Storm damage leads Lewis students to finish year at middle school

By Gus Bode

While construction crews repair the roof of Lewis School damaged by the May 8 storm, the 235 displaced students have taken refuge in Carbondale Middle School.

Winds reaching speeds up to 106 miles per hour ripped the roof off the older section of Lewis School and caused other structural and water damage, said John Hoke, head of maintenance for Carbondale Elementary School District 95. The eight damaged classrooms were built in 1965, he said.

Assistant Superintendent John Williams said Tuesday he did not have any estimates for the repair costs. Contractors are making temporary repairs until a more permanent arrangement is made, he said.

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Williams said the school year would extend to June 5, which is one day longer than the original school calendar. He said five emergency days are built into the school calendar. Classes were canceled for five days after the storm and four emergency days were used following the ice storm in February. Williams said the four days not built into the school year would be counted as ‘Act of God Days.’

Principal Chuck Goforth of Carbondale Middle School said taking in the Lewis students has meant changes for his staff, but things could not have gone better considering the circumstances.

‘The Lewis staff, despite being uprooted and having to move things, have done a tremendous job in adjusting and making the transition,’ he said.

Goforth said the middle school faculty has made their own adjustments. In some cases that meant giving up classrooms so Lewis School students could have space until the end of the school year.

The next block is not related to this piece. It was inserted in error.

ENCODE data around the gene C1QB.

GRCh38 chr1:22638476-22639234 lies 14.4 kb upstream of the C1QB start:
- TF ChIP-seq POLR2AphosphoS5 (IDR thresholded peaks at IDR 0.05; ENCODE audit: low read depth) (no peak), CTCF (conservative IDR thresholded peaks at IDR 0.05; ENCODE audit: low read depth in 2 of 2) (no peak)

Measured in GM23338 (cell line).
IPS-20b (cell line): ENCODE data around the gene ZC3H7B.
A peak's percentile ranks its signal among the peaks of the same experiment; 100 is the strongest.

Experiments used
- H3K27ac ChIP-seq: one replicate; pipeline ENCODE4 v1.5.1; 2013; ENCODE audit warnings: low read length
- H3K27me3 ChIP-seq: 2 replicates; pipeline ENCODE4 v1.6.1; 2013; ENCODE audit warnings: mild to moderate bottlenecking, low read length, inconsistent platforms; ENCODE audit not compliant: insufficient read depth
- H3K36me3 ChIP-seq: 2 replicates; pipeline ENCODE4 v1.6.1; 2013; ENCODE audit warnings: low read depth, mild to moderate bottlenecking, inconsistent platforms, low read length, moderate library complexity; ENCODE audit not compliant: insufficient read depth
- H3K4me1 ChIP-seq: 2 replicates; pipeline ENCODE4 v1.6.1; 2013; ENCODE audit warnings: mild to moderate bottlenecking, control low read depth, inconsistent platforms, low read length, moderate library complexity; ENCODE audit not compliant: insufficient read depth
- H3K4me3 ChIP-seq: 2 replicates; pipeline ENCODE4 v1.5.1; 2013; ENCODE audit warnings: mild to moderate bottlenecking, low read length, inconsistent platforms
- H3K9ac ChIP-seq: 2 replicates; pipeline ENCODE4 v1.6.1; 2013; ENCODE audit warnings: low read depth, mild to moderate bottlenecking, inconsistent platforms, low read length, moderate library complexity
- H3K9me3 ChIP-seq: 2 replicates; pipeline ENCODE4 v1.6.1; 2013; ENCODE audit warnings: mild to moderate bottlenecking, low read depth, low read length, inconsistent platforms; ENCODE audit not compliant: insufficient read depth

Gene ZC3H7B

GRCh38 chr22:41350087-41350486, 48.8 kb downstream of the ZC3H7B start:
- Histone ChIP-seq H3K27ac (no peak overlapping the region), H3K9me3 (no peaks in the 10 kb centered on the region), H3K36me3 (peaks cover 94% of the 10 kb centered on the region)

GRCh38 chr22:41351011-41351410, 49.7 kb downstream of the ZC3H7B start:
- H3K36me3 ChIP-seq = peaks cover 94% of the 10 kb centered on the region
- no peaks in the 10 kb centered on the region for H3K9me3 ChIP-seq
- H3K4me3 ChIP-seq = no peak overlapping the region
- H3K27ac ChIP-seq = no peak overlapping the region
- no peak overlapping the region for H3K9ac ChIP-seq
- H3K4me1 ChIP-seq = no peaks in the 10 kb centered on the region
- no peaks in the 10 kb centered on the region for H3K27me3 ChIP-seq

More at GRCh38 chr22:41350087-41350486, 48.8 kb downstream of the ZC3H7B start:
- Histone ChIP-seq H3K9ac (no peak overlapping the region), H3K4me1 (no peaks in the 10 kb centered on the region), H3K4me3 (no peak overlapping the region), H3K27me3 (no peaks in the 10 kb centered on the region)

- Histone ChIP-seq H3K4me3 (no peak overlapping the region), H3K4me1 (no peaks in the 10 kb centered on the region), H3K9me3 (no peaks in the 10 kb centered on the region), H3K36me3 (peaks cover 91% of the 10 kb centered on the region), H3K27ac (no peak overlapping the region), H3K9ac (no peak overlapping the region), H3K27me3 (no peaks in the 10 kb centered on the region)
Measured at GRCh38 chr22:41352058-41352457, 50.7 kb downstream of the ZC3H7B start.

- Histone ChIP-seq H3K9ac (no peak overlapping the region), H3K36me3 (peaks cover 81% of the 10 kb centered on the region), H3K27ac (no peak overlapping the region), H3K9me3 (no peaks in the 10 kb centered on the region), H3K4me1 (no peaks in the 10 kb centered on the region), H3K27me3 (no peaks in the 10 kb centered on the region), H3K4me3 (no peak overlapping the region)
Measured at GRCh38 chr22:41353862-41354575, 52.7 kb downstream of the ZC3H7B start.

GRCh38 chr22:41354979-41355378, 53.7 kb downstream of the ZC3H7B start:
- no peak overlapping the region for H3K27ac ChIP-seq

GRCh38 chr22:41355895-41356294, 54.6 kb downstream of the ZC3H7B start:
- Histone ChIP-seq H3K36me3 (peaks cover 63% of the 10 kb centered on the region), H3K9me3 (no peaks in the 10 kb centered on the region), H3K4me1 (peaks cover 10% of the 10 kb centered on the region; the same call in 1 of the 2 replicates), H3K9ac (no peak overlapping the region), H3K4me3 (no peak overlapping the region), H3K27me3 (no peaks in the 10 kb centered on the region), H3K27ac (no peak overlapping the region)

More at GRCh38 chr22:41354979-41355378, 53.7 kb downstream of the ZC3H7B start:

Goforth said the middle school’s hallway for music, industrial technology, art and other encore classes has been transformed into classrooms for Lewis School. The regular classes have been moved to other parts of the building.

Lewis School Principal Stephen Douglas said the relocation has put meaning to the phrase, ‘It takes a village to raise a child.’

‘We had to be accepted where we were going, and I can’t say enough positive about the attitudes of the people at the middle school starting with the administration and working down towards the teachers,’ he said.

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Both principals said this has been a positive experience in the sense that teachers from the two schools have gotten to know one another better.

Damage to Lewis School was severe, but no one was injured. Douglas said students were to be released early on May 8 for a school improvement day. Although a tornado warning prevented school officials from releasing students at the previously scheduled time, he said students and most of the staff were out of the building when the roof peeled back.

‘We were extremely fortunate that no children were present when it happened. Normally, they would be present at that time on a Friday,’ Williams said.

Daily Egyptian reporter Barton Lorimo can be reached at 536=3311 ext. 263 or [email protected]

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